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From Latin elephantīnus.[1]


  • IPA(key): /ɛl.əˈfæn.tin/, /ɛl.əˈfæn.taɪn/, /ˈɛl.ə.fən.tin/, /ˈɛl.ə.fən.taɪn/
  • (file)


elephantine (comparative more elephantine, superlative most elephantine)

  1. Of, pertaining to, or characteristic of elephants.
    • 1979, Douglas Adams, The Hitch Hiker's Guide to the Galaxy, →ISBN, page 132:
      The scene around them was currently plunged into gloom. Dark mists swirled round them and elephantine shapes lurked indistinctly in the shadows.
    • 1989, Aleksandr Solzhenitsyn, translated by H. T. Willetts, August 1914, Farrar, Straus and Giroux, →ISBN, page 179:
      This last summer Hanecki had captured Lenin’s imagination with his plans to found a trading company of his own in Europe, or take a partnership in some existing firm and make guaranteed monthly remittances to the Party out of his profits. This was not a Russian pipe dream: every move had been worked out with impressive precision. Kuba hadn’t thought of it himself, it was the brainchild of the elephantine genius Parvus, who had been writing to him from Constantinople. Parvus, once as poor as any other Social Democrat, had gone to Turkey to organize strikes, and now wrote frankly that he had all the money he needed (if rumor was right, he was fabulously wealthy) and that the time had come for the Party too to get rich.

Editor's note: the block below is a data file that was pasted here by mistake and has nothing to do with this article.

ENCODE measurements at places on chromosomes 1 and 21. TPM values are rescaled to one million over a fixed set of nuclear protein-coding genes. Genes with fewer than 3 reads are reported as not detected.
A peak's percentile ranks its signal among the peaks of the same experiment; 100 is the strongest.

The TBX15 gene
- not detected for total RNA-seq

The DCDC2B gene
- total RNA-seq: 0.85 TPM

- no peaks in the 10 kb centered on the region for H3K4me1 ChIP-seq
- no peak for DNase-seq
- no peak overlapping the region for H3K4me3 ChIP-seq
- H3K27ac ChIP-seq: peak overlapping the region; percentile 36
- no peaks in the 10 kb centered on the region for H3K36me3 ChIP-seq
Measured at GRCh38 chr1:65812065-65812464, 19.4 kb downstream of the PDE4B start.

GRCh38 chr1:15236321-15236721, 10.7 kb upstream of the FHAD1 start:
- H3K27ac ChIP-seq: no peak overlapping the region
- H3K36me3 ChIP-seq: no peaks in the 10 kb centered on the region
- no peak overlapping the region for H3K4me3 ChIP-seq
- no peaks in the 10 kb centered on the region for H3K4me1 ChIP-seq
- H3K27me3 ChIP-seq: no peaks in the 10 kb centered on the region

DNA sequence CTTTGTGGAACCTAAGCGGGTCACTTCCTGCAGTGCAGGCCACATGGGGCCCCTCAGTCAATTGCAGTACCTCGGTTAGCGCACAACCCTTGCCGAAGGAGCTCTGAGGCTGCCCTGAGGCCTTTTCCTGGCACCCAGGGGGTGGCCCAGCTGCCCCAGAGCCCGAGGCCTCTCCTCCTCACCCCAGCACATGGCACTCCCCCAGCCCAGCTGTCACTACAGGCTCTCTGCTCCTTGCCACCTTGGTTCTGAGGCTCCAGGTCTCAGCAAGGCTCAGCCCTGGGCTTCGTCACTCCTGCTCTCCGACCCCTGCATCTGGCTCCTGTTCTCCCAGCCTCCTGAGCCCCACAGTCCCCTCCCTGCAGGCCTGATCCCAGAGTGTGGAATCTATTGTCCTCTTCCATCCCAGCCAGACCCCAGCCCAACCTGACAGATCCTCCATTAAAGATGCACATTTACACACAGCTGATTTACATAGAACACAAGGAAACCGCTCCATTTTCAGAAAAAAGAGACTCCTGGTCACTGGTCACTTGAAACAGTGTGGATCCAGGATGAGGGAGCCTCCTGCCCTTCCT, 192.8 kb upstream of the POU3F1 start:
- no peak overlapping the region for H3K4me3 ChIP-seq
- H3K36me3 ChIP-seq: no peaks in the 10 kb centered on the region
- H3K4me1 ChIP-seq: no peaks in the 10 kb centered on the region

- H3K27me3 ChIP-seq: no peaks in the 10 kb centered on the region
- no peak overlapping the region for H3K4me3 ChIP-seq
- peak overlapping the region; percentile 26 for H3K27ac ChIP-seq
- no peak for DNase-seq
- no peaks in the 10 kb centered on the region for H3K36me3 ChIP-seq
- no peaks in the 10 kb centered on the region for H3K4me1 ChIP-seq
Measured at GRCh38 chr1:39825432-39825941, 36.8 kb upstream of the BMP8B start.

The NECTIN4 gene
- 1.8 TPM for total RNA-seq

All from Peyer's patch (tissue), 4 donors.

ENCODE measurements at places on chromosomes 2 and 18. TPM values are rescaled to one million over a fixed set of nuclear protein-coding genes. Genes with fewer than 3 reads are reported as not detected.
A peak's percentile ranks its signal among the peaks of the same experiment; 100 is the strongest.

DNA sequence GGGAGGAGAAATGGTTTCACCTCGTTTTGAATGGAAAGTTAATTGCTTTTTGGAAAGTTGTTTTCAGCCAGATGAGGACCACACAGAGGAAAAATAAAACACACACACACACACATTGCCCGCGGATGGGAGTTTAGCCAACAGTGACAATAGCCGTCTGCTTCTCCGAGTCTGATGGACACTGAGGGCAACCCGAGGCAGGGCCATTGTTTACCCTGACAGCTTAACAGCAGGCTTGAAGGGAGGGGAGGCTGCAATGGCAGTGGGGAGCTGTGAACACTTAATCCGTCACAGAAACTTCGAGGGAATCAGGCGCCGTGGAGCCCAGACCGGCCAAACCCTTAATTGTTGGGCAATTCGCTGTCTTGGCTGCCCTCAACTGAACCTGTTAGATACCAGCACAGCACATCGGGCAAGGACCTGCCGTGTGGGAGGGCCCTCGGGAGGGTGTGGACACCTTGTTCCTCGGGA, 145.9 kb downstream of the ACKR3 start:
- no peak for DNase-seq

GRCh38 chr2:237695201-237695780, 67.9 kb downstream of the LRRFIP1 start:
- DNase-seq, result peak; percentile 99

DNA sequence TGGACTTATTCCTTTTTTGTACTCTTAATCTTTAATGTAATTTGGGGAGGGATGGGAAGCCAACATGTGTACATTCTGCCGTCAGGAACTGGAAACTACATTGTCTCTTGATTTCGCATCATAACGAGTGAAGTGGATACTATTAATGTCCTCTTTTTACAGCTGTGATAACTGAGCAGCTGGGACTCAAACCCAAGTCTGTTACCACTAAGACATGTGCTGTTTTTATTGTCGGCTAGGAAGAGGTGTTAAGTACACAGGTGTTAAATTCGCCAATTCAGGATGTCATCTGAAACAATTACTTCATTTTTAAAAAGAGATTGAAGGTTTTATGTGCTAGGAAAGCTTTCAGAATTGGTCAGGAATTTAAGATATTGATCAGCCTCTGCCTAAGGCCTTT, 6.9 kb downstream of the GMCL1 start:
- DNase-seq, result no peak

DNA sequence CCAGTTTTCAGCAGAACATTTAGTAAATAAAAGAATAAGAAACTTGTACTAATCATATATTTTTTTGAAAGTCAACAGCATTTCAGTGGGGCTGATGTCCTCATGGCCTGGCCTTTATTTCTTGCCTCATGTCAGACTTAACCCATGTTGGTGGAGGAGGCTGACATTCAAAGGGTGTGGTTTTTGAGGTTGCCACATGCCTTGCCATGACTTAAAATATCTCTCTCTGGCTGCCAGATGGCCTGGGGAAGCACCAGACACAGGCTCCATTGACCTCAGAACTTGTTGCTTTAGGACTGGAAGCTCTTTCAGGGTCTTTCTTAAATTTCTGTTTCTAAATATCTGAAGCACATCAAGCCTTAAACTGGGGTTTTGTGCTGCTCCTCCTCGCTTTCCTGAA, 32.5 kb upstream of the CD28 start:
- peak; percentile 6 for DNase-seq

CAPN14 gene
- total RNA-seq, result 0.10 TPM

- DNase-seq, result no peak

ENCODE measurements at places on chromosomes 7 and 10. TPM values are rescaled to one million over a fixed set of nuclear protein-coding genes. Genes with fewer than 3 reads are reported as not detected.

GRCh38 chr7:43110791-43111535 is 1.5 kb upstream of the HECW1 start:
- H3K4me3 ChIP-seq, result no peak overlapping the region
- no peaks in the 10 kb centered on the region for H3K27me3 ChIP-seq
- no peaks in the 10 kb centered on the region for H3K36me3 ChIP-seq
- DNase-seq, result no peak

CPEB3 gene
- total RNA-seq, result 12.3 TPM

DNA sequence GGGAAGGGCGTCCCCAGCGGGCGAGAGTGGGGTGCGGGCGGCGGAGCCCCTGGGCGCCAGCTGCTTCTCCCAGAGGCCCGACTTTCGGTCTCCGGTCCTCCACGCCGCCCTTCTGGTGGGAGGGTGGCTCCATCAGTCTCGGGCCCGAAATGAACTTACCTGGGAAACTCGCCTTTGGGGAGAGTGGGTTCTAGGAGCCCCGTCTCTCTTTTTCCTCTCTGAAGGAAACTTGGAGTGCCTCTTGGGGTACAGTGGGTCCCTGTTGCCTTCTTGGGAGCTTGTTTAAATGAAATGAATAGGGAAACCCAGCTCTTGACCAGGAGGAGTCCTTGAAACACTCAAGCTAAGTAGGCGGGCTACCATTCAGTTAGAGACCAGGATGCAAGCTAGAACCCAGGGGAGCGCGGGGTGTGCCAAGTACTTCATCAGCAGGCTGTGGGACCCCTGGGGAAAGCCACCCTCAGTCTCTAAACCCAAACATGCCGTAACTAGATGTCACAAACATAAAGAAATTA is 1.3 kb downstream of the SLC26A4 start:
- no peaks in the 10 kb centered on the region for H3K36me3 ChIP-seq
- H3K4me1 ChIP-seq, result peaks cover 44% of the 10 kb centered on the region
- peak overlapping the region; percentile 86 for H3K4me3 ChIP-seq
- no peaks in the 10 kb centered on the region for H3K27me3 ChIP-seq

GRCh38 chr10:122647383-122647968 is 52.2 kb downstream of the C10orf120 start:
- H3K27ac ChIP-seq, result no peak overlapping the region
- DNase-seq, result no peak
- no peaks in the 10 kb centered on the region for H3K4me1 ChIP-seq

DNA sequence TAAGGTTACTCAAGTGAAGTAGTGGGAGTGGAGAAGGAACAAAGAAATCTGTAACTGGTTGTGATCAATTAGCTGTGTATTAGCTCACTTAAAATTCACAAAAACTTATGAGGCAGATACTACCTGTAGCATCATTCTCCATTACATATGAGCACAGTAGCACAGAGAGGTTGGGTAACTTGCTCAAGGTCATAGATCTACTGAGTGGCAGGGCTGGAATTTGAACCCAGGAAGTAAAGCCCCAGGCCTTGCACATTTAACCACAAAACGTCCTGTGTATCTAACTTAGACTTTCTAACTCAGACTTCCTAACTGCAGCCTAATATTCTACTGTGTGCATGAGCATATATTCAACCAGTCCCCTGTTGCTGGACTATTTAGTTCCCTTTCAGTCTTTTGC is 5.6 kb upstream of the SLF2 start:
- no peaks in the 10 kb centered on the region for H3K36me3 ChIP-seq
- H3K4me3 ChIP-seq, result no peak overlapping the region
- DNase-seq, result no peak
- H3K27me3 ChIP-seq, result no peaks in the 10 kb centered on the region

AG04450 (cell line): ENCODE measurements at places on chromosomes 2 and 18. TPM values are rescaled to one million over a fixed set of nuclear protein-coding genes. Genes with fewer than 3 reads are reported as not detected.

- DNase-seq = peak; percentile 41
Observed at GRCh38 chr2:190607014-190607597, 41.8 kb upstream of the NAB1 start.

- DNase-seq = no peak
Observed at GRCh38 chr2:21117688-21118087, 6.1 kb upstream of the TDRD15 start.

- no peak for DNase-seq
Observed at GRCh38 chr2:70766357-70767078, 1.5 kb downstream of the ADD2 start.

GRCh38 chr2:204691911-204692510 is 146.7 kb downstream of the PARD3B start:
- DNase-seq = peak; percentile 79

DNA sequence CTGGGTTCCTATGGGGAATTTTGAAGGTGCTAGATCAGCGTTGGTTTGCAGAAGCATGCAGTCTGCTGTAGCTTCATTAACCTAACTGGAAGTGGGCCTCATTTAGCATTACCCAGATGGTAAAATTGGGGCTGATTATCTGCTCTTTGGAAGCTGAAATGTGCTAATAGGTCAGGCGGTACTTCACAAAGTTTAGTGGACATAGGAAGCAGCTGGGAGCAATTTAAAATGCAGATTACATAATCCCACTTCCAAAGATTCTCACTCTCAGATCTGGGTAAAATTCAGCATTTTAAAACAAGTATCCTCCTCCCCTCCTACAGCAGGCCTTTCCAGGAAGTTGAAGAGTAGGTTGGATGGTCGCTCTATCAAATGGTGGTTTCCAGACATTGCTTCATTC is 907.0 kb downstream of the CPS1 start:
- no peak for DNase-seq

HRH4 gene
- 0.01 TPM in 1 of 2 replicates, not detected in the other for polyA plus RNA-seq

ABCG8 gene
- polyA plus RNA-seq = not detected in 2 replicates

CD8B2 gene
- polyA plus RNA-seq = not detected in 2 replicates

2. Very large.
    • 1960, John Updike, 'Rabbit, Run', page 35:
      He comes into Brewer from the south, seeing it in the smoky shadow before dawn as a gradual multiplication of houses among the trees beside the road and then as a treeless waste of industry, shoe factories and bottling plants and company parking lots and knitting mills converted to electronics parts and elephantine gas tanks lifting above trash-filled swampland yet lower than the blue edge of the mountain from whose crest Brewer was a warm carpet woven around a single shade of brick.
    • 1964 July, “The mythology of monorails”, in Modern Railways, page 1:
      Ugly, clumsy and far from silent, with elephantine point mechanisms at the car sheds, it nevertheless works and has been brought up to date electrically for further public service.
    • 2020 May 6, Prof. Andrew McNaughton, “Time to challenge some sacred philosophies of recent years”, in Rail, pages 32, 34:
      At one level, that may mean tailoring services to demand and introducing vehicles that are genuinely lighter in weight. At another, calculating the energy and emissions of track renewal - whether steel rail, concrete sleepers or mining ballast, crushing, shipping using dirty fuel, and re-handling it before finally placing and maintaining with diesel equipment. And then shortening its life though the wear and tear of tamping to counter the effect of elephantine passenger vehicles.


Derived terms[edit]



  1. ^ Douglas Harper (2001–2024) “elephantine”, in Online Etymology Dictionary.




  1. vocative masculine singular of elephantinus